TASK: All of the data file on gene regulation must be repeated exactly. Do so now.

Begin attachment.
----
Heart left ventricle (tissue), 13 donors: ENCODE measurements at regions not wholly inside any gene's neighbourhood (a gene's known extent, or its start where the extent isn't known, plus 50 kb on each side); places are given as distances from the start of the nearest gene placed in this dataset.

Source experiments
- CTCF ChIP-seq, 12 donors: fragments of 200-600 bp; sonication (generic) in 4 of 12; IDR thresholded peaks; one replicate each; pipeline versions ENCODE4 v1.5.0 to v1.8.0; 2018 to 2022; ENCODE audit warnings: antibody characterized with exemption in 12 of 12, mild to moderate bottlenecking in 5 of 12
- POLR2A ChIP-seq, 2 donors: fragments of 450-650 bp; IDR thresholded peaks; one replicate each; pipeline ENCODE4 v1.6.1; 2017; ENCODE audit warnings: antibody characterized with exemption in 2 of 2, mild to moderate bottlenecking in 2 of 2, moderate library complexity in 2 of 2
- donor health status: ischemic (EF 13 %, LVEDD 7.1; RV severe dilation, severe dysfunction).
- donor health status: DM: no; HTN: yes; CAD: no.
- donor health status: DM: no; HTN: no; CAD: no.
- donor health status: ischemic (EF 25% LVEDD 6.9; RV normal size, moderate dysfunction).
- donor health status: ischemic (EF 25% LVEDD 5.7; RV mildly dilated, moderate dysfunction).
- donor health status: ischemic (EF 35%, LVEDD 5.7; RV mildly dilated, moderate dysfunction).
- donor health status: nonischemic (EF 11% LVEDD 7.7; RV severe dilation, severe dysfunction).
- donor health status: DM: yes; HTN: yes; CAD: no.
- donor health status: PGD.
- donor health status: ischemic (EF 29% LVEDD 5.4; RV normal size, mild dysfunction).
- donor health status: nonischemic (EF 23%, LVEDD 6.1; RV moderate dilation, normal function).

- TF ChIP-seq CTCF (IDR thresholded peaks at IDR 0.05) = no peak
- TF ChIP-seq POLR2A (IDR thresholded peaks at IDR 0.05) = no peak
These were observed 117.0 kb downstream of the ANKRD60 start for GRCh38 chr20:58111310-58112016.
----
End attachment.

Heart left ventricle (tissue), 13 donors: ENCODE measurements at regions not wholly inside any gene's neighbourhood (a gene's known extent, or its start where the extent isn't known, plus 50 kb on each side); places are given as distances from the start of the nearest gene placed in this dataset.

Source experiments
- CTCF ChIP-seq, 12 donors: fragments of 200-600 bp; sonication (generic) in 4 of 12; IDR thresholded peaks; one replicate each; pipeline versions ENCODE4 v1.5.0 to v1.8.0; 2018 to 2022; ENCODE audit warnings: antibody characterized with exemption in 12 of 12, mild to moderate bottlenecking in 5 of 12
- POLR2A ChIP-seq, 2 donors: fragments of 450-650 bp; IDR thresholded peaks; one replicate each; pipeline ENCODE4 v1.6.1; 2017; ENCODE audit warnings: antibody characterized with exemption in 2 of 2, mild to moderate bottlenecking in 2 of 2, moderate library complexity in 2 of 2
- donor health status: ischemic (EF 13 %, LVEDD 7.1; RV severe dilation, severe dysfunction).
- donor health status: DM: no; HTN: yes; CAD: no.
- donor health status: DM: no; HTN: no; CAD: no.
- donor health status: ischemic (EF 25% LVEDD 6.9; RV normal size, moderate dysfunction).
- donor health status: ischemic (EF 25% LVEDD 5.7; RV mildly dilated, moderate dysfunction).
- donor health status: ischemic (EF 35%, LVEDD 5.7; RV mildly dilated, moderate dysfunction).
- donor health status: nonischemic (EF 11% LVEDD 7.7; RV severe dilation, severe dysfunction).
- donor health status: DM: yes; HTN: yes; CAD: no.
- donor health status: PGD.
- donor health status: ischemic (EF 29% LVEDD 5.4; RV normal size, mild dysfunction).
- donor health status: nonischemic (EF 23%, LVEDD 6.1; RV moderate dilation, normal function).

- TF ChIP-seq CTCF (IDR thresholded peaks at IDR 0.05) = no peak
- TF ChIP-seq POLR2A (IDR thresholded peaks at IDR 0.05) = no peak
These were observed 117.0 kb downstream of the ANKRD60 start for GRCh38 chr20:58111310-58112016.